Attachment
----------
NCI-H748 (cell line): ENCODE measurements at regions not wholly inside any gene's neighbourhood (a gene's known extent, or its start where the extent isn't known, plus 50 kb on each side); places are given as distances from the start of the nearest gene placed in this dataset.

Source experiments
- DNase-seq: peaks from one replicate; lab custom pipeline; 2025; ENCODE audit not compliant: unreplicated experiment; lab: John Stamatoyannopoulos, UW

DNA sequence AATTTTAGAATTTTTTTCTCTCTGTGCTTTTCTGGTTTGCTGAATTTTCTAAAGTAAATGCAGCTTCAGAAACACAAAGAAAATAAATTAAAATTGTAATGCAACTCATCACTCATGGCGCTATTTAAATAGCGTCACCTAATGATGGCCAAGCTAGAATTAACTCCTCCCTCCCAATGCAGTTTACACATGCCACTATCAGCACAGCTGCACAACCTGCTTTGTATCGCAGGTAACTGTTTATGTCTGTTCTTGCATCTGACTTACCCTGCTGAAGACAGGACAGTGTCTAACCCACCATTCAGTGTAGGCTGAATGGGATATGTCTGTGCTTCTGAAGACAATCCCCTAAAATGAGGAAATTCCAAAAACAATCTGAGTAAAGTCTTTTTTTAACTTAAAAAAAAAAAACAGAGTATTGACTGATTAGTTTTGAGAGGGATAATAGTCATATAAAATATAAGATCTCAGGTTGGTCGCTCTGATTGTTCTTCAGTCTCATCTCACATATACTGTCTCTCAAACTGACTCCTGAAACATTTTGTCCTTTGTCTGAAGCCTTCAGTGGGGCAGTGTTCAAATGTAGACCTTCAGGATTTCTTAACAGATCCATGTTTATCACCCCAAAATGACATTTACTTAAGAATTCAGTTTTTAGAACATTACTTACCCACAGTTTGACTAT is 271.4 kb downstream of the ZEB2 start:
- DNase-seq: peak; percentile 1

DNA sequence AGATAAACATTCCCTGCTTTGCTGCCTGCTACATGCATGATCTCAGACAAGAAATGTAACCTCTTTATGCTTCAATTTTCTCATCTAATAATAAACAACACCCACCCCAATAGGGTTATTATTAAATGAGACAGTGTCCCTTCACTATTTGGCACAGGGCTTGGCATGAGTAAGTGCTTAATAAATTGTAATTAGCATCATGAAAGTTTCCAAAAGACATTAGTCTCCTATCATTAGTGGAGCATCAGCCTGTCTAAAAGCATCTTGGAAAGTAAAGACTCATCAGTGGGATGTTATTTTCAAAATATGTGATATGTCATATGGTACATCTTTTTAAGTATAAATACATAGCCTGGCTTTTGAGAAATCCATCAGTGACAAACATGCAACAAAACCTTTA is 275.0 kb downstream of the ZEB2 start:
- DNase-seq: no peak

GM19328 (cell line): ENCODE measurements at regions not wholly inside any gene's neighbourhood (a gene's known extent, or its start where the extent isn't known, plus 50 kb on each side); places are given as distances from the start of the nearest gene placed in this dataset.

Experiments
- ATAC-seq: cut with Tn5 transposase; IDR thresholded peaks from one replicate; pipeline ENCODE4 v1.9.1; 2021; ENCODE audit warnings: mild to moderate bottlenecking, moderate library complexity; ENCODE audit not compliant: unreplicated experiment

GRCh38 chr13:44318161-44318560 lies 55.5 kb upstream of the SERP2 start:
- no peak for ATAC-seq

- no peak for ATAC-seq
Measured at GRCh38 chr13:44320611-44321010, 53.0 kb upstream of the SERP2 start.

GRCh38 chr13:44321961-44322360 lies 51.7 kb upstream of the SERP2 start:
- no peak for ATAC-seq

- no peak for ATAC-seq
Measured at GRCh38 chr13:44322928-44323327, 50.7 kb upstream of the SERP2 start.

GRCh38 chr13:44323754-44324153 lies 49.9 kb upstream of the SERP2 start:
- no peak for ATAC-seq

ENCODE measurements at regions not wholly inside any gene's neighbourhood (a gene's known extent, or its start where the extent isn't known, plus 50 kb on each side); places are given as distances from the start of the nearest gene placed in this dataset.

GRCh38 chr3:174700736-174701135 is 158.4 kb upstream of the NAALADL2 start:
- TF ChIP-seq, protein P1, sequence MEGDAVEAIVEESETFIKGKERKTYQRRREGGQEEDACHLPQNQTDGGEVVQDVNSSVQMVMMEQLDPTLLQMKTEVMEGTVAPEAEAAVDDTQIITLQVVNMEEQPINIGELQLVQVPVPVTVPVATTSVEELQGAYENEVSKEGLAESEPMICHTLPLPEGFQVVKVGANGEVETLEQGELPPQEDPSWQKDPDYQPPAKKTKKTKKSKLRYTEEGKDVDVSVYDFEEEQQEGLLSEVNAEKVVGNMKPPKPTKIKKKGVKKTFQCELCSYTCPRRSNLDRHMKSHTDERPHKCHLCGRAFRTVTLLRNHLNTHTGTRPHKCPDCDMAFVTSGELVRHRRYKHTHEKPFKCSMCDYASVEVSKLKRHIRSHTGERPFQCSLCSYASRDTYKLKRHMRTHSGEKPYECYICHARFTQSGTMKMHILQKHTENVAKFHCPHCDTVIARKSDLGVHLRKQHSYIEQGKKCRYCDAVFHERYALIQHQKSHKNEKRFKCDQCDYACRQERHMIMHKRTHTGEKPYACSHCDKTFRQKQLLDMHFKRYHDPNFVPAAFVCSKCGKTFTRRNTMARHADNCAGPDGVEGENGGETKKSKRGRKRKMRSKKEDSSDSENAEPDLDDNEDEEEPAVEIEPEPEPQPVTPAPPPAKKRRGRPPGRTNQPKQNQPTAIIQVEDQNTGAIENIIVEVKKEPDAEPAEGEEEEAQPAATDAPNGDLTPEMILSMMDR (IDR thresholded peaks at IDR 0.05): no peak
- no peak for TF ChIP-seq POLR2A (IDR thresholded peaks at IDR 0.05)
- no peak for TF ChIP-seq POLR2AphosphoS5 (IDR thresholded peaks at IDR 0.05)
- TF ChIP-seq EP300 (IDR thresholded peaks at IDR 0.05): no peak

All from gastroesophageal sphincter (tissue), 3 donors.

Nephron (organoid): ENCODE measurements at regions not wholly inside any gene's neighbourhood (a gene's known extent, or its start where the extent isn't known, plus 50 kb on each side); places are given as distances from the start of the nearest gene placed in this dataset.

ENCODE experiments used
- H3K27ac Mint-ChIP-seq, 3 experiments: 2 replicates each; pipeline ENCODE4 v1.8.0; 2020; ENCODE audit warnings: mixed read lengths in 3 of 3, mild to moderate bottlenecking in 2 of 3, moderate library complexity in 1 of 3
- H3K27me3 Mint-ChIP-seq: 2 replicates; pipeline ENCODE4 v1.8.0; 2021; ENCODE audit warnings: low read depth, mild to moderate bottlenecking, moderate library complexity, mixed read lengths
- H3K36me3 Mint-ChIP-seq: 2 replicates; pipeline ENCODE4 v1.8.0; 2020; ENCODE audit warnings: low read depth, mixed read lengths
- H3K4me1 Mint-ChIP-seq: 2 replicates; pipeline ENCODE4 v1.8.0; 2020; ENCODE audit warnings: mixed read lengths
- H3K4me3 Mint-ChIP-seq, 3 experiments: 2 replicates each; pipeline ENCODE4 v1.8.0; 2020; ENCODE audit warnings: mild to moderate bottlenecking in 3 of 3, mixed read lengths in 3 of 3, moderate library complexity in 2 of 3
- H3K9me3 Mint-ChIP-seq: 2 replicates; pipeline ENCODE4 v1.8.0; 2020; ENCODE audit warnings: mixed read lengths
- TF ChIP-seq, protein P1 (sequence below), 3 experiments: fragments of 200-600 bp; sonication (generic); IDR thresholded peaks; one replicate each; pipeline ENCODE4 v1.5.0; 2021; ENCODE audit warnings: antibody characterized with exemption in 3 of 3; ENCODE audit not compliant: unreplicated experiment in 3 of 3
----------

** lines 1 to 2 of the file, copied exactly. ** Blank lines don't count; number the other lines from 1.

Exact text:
NCI-H748 (cell line): ENCODE measurements at regions not wholly inside any gene's neighbourhood (a gene's known extent, or its start where the extent isn't known, plus 50 kb on each side); places are given as distances from the start of the nearest gene placed in this dataset.

Source experiments